Today I will look at Waldorf Education as a possible homeschooling method.The Waldorf Education movement was started by a man called Rudolf Steiner in Austria circa 1920s. Steiner was employed to teach the children of factory employees, and from this he developed his philosophy of Anthroposophy, which is said to be an enhanced link to the spiritual which can be nurtured in children by a child-centred learning environment.
Steiner believed in teaching the whole child, hence the Head, Heart and Hands Waldorf slogan.
In a Waldorf environment, daily rhythms are strongly encouraged, as are saying verses, singing and many forms of art and creative expression. Wearing natural fibres, eating well and participating in community-based living are all encouraged in Steiner based schools, and a faculty of parents exists in place of a principal.
As a family, we have used some Steiner resources, which tend to be beautifully made, and the stationary supplies are gorgeous, if a bit costly. Reverence for young children and the magic of childhood is quite apparent within the Waldorf curriculum, as is mindfulness in the everyday.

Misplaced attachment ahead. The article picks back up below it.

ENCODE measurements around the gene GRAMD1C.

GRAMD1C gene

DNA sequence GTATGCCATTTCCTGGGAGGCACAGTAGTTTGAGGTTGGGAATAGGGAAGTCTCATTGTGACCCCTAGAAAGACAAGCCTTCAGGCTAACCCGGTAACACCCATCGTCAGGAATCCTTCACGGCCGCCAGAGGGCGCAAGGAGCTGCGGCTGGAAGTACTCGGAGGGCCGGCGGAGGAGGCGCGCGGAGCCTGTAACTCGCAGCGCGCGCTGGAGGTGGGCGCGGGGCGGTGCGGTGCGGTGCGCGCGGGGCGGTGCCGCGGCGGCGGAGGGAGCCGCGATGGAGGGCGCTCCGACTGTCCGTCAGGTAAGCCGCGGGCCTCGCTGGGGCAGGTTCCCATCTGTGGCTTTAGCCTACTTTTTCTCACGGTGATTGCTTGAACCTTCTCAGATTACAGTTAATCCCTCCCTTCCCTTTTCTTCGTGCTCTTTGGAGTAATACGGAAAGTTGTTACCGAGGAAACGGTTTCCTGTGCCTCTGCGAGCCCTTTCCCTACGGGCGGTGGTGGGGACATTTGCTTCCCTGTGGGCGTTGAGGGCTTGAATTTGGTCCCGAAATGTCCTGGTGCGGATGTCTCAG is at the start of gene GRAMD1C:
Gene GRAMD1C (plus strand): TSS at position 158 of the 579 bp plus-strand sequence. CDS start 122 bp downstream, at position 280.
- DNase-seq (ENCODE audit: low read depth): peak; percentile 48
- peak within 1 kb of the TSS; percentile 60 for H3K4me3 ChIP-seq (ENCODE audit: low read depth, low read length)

Personally I have found a strictly Waldorf curriculum somewhat formulaic and I feel it requires a lot of dedication to the ritual side of things. Having said that, it is an amazing, worthwhile resource and if you have the desire (and discipline) can be immensely rewarding.
Talk Soon, Cynthia x
If you would like to investigate Waldorf Education further you may find these resources helpful:
Darian, Shea. Seven Times the Sun: Guiding Your Child Through the Rhythms of the Day. Gilead Press, 1999. (for infants)
Patterson, Barbara J & Bradley, Pamela. Beyond the Rainbow Bridge: Nurturing Our Children from Birth to Seven. Michaelmas Press, 2000.
Baldwin Dancey, Rahima. You are your Child's First Teacher: What Parents Can Do with and for Their Children from Birth to Age Six (Early Years). Celestial Arts, 2008.